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Thread: USA Today Article: Backyards are highly overrated

  1. #1
    Cyburbian Plus
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    USA Today Article: Backyards are highly overrated

    http://www.usatoday.com/story/opinio...s+-+Flipboard)

    My personal experience they are wrong - both growing up (we had woods) and as an adult.
    Oddball
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  2. #2
    Cyburbian ColoGI's avatar
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    Quote Originally posted by JNA View post
    My personal experience they are wrong - both growing up (we had woods) and as an adult.
    It's an opinion piece, written by a city person. Not everyone is a city person nor wants to be one.
    -------
    Give a man a gun, and he can rob a bank. Give a man a bank, and he can rob the world.

  3. #3
    Cyburbian Tide's avatar
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    I actually think front yards are overrated and all planners need to shift building envelopes forward. I don't need a 30 foot front yard and a 35 foot backyard, give me a 15 foot front yard and a 50 foot backyard I can actually throw a ball in. The exception to this is very busy thoroughfares where you would want a front yard setback, but a 25 MPH subdivision, 15 feet is more than enough to park a car in front of the house and off the road (unless you use on road parking) then make it 10 feet.
    @GigCityPlanner

  4. #4
    Cyburbian ColoGI's avatar
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    Quote Originally posted by Tide View post
    ...all planners need to shift building envelopes forward. ...give me a 15 foot front yard ...15 feet is more than enough to park a car in front of the house and off the road (unless you use on road parking) then make it 10 feet.
    I agree this is what we are told we should want.

    Yet shortening front setbacks eliminates large-canopy trees in the ROW or private yards; these public goods - large-canopied trees - ameliorate the urban heat island, slow stormwater runoff, shade streets which lengthens pavement longevity and reduces VOCs from parked vehicles in warm months, intercept and filter air pollutants, (too close to the structure will) impede the solar access plane on the roof of structures on the north side of streets (and both E-W sides), slow traffic, create identity, are views from a window, increase property values, restore attention, and on and on for many more benefits, but you get the idea.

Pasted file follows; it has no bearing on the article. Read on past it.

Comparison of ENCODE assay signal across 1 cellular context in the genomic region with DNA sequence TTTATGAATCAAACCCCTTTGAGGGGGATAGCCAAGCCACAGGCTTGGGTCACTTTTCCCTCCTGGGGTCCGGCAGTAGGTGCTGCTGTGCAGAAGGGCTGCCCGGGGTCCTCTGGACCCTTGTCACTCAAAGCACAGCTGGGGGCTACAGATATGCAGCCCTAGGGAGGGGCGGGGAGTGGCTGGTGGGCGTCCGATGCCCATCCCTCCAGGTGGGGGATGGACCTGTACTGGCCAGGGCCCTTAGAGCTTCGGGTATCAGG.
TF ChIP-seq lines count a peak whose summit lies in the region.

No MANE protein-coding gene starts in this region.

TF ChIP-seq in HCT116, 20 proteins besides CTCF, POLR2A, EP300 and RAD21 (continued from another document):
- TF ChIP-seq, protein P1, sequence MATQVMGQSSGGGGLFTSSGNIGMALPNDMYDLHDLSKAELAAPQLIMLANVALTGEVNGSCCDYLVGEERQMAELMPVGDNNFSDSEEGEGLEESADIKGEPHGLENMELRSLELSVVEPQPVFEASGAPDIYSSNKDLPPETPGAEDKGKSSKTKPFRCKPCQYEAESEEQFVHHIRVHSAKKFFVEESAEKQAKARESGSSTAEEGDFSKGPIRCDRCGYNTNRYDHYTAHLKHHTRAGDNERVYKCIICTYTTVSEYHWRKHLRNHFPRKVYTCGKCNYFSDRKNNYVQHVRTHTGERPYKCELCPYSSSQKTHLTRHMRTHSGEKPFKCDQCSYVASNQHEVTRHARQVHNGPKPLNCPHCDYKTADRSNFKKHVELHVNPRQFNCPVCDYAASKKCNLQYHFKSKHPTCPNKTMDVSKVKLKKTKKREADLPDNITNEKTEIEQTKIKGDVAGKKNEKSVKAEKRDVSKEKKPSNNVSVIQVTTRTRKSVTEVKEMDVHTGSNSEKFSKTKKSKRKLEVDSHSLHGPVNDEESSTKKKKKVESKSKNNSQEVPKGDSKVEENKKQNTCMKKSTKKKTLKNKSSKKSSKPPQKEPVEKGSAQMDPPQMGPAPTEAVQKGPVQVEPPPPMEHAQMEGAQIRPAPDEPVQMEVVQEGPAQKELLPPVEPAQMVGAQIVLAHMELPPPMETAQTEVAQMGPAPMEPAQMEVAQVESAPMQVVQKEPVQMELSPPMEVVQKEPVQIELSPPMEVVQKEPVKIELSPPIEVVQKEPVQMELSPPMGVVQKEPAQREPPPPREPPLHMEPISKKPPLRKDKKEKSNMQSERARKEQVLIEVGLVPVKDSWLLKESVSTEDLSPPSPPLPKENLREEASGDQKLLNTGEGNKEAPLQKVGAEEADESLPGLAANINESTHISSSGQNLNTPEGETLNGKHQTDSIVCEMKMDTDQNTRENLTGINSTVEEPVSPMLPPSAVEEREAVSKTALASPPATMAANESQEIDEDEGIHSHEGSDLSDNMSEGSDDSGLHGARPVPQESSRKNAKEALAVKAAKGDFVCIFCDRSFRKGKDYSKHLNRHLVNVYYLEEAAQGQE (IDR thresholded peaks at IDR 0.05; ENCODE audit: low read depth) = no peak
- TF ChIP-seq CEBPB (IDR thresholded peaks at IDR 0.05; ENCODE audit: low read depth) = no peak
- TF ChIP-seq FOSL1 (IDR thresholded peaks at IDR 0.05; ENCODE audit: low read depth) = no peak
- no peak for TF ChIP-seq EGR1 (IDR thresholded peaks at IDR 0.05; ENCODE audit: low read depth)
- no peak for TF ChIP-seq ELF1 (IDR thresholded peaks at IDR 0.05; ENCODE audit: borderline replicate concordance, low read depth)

The CNU, LEED-ND and LEED fads systems do a poor job at understanding and designing for these basic facts.
    -------
    Give a man a gun, and he can rob a bank. Give a man a bank, and he can rob the world.

  5. #5
    Cyburbian Cardinal's avatar
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    It is probably true that a lot of people do not spend much time outside in their yard. Then again, there are those of us who do. This past week my family gathered for a birthday party and many of us spent half the time outside. On Monday and Tuesday I spent 2-3 hours each day outside. Wednesday was particularly nice so I sat outside for an hour in the afternoon reading with the dogs. Thursday I was again outside working in the yard for a couple hours. Friday I spent an hour in the vegetable garden. Despite it being cool, I will probably get out again this morning. Some people will say I spend most of my time outdoors working in the yard. Work? Yes, I suppose, but for me gardening is also a recreational pusuit, hobby, and passion as well as helping to keep me relaxed, sane, and happy. It is a reward each time I step outside, even if it is just to let the dogs out.

    As one of my college profs used to say, n=1. My example may just be anecdotal, but I also see my neighbors doing the same. I start to wonder about the sampling of the study participants. Los Angeles may not have been the best choice, where people have excessive commutes, weather may be sunny but very hot, yards are often small, and the people are Californians. Normal people, perhaps, behave diffrently.
    Anyone want to adopt a dog?

  6. #6
    Cyburbian Tide's avatar
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    Quote Originally posted by ColoGI View post
    I agree this is what we are told we should want.